Nursing a Hurt Dog
Blogging might be light this week. Guy got hit on the road Saturday, so I’m nursing him. At least I think that must be what happened. I saw him go across the road, and then a couple minutes later he showed up limping with scratches on a few extremities. He doesn’t seem to have anything broken, but he’s clearly in some pain, so I think he got bounced around. I think he’s just spooked, too, because he hasn’t drank any water since, but I just got him to drink some chicken broth. So it’s not that he can’t drink, and he ate some meat.
Dogs are funny, because even when they’re hurt, they stick to their habits. Guy still jumped up into his usual bed, even though he could barely get there and it clearly hurts to jump down if I don’t notice and help him down first. On the other hand, their instincts take better care of them than we probably can, so I’m trying not to force-feed him or anything.
Up until a decade or so ago, if you wanted to have a computer at some remote location – usually to provide it with a high-speed, redundant Internet connection – you had a couple of choices. You could do a “colocated” server, where you own the computer yourself, and pay a company to provide electricity and a high-quality Internet connection to it. Or you could get a “dedicated” server, where you lease the computer from the company along with the network access. The main difference is that with colocation, you’re responsible for replacing any failed hardware yourself, but your monthly cost is much lower. But in both cases, the computer you’re using is a specific one, like machine #3 in rack #15 in room D12.
Then computers with multiple processors became cheaper and virtualization became a thing, and companies started selling virtual private servers (VPS). In this case, you’re renting a subset of the resources on one computer instead of the whole thing. A server with 8 CPUs might be divided up into four 2-CPU VPSs for four different customers, for instance. Each VPS only sees the resources that were assigned to it. So if you buy a 2-CPU VPS, you can’t see what else is on the physical machine. You just see what your VPS has been given, as if it was on a physical machine with those limits.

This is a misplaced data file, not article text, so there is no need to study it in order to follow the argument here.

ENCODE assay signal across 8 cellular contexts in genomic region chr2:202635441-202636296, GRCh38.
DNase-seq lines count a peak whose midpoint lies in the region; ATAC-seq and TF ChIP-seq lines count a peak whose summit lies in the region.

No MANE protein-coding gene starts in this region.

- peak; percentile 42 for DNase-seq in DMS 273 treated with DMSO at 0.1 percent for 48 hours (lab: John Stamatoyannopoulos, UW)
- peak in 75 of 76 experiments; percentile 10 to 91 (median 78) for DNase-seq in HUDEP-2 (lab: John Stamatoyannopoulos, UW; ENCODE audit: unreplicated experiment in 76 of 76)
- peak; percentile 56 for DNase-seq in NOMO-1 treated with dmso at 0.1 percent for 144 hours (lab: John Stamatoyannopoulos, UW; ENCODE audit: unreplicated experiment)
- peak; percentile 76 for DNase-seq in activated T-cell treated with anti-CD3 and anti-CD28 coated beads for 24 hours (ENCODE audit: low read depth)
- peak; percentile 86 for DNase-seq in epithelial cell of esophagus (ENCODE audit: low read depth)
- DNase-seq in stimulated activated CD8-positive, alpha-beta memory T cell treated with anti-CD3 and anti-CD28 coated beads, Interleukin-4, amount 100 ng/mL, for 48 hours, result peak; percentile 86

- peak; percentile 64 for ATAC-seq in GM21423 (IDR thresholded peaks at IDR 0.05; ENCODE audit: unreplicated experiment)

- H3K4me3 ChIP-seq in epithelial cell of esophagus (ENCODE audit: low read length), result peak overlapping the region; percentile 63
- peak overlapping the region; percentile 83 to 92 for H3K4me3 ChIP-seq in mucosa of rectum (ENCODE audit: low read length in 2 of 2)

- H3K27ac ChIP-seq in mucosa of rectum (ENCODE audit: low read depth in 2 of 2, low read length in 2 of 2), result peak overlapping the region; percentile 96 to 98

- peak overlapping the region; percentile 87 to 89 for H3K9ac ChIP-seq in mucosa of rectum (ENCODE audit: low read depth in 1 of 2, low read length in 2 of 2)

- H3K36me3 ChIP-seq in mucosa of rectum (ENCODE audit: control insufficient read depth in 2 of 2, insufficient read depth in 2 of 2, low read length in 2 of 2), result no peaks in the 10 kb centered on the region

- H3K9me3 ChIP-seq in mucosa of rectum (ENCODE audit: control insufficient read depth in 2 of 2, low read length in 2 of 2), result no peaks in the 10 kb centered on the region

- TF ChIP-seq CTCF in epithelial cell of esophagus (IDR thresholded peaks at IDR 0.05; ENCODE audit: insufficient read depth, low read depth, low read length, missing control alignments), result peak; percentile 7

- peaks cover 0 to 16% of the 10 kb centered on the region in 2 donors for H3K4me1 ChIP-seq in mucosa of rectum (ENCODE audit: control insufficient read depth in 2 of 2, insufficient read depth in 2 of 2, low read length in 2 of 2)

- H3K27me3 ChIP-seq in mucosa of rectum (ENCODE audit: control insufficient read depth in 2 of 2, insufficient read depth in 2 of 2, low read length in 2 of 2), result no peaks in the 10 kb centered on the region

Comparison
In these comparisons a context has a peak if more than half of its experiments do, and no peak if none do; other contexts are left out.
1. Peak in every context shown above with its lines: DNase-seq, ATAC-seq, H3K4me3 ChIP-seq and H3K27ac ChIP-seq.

Companies that were selling a lot of VPSs gradually developed tools that made it easy to spin these virtual servers up quickly, or knock them down on one machine and spin them back up on another within seconds. They called this a “cloud” because of the idea that you didn’t see them as individual machines anymore, but as a pool of resources to draw on. Any particular VPS could be on any particular physical machine, and it wouldn’t matter. Since servers could be moved around the cloud with so little effort, it would be easy to do upgrades and handle hardware failures with little disruption.
Another advantage is that, since you can spin servers up and down so quickly and they’re normally charged by the hour, you don’t have to keep a whole room of computers running if you only need to do heavy computation once in a while. If there’s some huge monthly task that needs a hundred servers to get done in less than a day, you can spin them up, run it, and knock them down when they’re done, only paying for the day.
So that’s what the cloud is. The first thing to note from that is that there isn’t one “The Cloud” the way it sounds in commercials. Microsoft has a cloud, so does Amazon, so does Google, so does Apple, and so do lots of other companies. Some companies rent out servers in their cloud; others only use it to offer other services. For instance, my LG phone will do automated backups. Those probably go to a cloud, but whether LG has its own cloud or rents cloud storage from someone like Amazon, I have no idea.
Device and app makers like to put your files “in the cloud.” That allows them to make your device seem like it has more space than it does, because your files are actually somewhere else except when you’re using them. It also has the advantage that if you drop your device in a lake, your files aren’t lost.